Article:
"So-" the Doctor is interrupted when the whole room suddenly goes silent, and he realizes that the teacher is addressing the girl next to him.

"And what are the differences?" the teacher asks again, looking expectantly at the girl next to him who he's very sure hasn't been paying attention. She hasn't even got her textbook opened, or taken any notes from the board.

The girl opens her mouth, but nothing comes out. Looks like she's a bit shocked to be called out. The Doctor finds himself guilty of having distracted her and addresses the teacher.

"Sorry," he apologizes, rubbing the back of his head. "I've been asking her some questions, she wouldn't know the answer to yours." The teacher offers him a raised eyebrow before clearing his throat.

"Well then, Demitra, try to pay attention as well." Oh, so that's her name; Demitra, the Doctor keeps that in mind as he winks at the girl who's gaping at him, in surprise, probably.

"Thanks," she croaks, opening her textbook to the page written on the board. She starts taking notes and he marvels at her messy handwriting; how can she even read that?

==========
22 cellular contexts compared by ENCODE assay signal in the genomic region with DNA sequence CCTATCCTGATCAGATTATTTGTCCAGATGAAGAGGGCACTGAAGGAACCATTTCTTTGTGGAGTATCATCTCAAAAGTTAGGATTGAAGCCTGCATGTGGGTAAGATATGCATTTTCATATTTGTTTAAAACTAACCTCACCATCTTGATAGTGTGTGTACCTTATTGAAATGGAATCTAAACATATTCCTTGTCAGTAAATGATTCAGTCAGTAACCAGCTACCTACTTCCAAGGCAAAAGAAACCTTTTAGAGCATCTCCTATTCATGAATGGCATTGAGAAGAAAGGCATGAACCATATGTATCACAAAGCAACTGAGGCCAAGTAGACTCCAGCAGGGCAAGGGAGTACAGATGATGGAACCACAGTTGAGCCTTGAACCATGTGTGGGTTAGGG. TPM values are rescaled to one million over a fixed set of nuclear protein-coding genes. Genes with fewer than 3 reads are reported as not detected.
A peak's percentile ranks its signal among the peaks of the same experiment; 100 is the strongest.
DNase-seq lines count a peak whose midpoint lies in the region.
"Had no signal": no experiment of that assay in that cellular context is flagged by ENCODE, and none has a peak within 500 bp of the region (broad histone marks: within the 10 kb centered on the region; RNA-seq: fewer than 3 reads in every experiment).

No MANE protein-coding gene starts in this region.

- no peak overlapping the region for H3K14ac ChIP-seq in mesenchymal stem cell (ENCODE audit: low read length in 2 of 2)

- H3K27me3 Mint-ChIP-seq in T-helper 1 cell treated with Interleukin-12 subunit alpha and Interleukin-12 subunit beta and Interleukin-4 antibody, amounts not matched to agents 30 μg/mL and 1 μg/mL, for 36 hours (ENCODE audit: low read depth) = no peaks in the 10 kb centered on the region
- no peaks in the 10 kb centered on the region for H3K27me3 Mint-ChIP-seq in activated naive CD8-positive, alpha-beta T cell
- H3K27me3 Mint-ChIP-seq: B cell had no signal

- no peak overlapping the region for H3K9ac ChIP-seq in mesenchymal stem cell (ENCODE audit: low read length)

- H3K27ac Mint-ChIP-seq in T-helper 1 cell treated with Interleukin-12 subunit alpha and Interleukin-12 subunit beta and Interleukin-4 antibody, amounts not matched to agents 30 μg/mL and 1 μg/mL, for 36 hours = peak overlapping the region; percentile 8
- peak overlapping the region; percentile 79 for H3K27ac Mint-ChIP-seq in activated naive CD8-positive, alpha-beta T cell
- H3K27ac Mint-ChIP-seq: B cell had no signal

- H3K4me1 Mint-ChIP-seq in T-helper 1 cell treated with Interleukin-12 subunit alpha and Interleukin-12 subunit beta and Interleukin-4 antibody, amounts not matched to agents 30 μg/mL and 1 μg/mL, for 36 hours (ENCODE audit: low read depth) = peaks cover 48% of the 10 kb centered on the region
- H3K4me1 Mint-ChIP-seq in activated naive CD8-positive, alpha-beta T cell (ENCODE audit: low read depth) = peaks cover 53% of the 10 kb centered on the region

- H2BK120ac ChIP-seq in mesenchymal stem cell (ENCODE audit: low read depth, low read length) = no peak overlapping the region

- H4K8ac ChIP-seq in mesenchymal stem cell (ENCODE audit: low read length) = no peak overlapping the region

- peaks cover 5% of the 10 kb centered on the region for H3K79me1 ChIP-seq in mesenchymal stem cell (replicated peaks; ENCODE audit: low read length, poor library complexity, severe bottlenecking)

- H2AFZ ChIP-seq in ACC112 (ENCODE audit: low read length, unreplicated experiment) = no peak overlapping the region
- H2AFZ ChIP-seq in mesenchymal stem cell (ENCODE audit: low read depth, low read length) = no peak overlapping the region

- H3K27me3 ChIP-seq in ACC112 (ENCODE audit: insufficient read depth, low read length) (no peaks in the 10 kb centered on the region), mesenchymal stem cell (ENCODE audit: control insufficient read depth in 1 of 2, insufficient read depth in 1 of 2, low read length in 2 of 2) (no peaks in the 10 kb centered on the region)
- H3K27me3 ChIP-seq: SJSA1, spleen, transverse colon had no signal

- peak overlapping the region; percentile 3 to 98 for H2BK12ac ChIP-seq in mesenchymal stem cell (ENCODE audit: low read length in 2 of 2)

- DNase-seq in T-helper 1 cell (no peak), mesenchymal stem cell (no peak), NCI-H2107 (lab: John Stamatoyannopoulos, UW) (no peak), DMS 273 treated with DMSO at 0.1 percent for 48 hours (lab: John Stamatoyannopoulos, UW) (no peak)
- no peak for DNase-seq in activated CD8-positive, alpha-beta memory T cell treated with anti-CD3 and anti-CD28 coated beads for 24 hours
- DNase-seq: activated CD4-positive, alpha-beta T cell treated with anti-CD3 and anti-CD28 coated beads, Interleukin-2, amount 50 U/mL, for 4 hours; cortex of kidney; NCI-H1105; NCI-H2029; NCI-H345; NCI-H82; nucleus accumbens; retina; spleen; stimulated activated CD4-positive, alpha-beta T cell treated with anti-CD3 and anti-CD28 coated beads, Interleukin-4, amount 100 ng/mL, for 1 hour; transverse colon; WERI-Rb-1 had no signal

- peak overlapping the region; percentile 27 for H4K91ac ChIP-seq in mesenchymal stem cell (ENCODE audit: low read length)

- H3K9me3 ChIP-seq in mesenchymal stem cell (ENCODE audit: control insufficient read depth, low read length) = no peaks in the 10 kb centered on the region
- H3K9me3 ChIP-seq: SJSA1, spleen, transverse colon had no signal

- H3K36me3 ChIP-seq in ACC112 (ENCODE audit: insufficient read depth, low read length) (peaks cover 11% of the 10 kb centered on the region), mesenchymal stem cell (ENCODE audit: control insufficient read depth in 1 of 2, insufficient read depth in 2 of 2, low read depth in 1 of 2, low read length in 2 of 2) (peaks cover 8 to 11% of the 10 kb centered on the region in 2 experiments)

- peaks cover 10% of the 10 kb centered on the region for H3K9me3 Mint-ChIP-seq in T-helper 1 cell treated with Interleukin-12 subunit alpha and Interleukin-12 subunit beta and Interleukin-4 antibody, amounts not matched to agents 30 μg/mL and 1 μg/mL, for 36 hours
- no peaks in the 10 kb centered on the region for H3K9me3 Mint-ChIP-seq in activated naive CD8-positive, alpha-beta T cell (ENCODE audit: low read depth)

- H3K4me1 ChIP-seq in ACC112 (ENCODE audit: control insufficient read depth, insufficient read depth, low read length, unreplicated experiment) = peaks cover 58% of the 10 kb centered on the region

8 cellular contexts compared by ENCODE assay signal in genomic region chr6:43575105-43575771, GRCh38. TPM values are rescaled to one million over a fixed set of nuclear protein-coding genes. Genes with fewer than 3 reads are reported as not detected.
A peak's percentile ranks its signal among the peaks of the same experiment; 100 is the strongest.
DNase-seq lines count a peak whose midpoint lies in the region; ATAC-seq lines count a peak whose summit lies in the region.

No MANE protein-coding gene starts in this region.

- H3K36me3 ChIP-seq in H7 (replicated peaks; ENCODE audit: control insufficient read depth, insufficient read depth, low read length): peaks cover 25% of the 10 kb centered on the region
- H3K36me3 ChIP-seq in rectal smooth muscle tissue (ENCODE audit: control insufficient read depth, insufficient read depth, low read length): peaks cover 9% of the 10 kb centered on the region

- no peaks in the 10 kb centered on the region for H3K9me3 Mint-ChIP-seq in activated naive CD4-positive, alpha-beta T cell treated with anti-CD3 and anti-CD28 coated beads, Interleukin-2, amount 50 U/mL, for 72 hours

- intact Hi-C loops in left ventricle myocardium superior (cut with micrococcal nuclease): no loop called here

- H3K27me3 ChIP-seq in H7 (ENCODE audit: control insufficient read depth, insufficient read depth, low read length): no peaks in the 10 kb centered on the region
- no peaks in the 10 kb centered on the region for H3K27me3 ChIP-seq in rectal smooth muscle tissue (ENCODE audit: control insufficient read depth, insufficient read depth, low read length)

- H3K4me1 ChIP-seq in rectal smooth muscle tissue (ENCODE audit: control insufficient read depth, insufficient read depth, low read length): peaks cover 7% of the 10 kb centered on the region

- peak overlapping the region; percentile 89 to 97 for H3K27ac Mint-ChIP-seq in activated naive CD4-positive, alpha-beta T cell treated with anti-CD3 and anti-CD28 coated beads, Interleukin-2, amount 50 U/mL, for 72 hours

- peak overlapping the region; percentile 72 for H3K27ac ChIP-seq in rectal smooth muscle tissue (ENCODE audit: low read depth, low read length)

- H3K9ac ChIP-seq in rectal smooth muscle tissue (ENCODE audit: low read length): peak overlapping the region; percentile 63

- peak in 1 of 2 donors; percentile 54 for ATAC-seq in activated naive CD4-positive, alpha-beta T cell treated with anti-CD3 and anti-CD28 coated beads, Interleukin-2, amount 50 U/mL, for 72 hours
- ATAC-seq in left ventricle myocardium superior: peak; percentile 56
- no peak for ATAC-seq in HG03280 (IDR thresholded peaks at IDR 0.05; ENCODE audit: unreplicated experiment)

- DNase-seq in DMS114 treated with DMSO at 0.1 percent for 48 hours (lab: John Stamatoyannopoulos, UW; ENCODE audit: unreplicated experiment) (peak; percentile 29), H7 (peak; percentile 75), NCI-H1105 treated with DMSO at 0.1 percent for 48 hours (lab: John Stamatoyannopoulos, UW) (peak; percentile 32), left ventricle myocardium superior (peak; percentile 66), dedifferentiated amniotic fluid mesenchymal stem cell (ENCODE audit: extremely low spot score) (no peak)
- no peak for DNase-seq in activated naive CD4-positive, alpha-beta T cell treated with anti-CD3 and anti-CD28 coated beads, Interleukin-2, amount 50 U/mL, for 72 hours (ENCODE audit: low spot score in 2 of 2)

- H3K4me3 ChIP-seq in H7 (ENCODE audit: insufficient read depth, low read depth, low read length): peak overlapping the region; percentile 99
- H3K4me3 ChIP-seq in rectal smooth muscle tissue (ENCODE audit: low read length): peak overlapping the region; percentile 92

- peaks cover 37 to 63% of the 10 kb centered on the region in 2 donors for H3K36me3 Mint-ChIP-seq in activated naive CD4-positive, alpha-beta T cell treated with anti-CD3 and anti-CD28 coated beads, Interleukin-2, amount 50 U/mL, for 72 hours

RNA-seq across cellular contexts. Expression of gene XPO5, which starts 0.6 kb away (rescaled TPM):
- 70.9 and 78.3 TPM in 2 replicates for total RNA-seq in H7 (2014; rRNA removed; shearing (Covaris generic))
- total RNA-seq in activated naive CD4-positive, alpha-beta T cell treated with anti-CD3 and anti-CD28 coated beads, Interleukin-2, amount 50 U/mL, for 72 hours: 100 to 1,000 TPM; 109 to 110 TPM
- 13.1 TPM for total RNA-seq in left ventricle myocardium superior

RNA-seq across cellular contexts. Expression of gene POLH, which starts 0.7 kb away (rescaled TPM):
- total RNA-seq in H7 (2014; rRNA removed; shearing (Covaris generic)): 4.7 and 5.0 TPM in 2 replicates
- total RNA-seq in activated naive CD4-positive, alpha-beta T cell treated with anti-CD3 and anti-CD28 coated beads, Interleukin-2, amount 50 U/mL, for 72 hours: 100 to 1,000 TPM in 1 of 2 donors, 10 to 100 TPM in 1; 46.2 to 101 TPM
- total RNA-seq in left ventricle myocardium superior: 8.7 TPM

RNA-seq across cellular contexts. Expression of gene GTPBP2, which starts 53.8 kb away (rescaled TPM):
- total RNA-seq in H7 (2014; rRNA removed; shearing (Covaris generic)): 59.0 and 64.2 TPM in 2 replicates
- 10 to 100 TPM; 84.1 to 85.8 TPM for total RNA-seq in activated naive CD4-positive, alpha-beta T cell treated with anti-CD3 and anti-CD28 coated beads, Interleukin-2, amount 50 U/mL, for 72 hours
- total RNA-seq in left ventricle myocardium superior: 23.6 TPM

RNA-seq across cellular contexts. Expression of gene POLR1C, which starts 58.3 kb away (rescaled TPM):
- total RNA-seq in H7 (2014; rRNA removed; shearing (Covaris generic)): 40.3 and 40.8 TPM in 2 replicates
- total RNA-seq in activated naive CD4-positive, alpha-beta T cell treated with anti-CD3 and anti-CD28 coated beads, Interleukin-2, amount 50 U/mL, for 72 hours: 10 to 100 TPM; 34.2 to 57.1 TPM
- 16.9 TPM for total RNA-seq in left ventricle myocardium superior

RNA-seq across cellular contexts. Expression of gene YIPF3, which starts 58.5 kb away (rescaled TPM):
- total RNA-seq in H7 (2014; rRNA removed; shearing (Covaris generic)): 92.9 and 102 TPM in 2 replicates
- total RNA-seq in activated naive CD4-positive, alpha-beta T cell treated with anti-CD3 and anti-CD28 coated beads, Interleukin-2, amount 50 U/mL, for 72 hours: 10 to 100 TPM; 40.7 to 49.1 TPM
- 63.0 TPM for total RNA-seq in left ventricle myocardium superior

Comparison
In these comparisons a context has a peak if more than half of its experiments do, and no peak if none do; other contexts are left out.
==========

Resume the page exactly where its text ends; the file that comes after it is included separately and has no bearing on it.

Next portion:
"No problem." The Doctor rests his chin on his palm, facing the girl who's busy scribbling down notes on her book. "So... Anything strange happening recently?" He tried making it sound casual, he really did, but he suppose the words aren't quite right. Although he did know that something fishy is going on inside the school, he needs to know if the students are somewhat involved. Dem snaps her head at him and furrows her brows.

"What?" she asks incredulously. The teacher sends her a pointed look, and she shrinks back in embarrassment. "Sorry."

The Doctor feels slightly sorry for the girl who was continuously being called out by her teacher. There figures there must be some other way of communicating, and being him, he snatches a pen and starts scribbling on the corner of her book.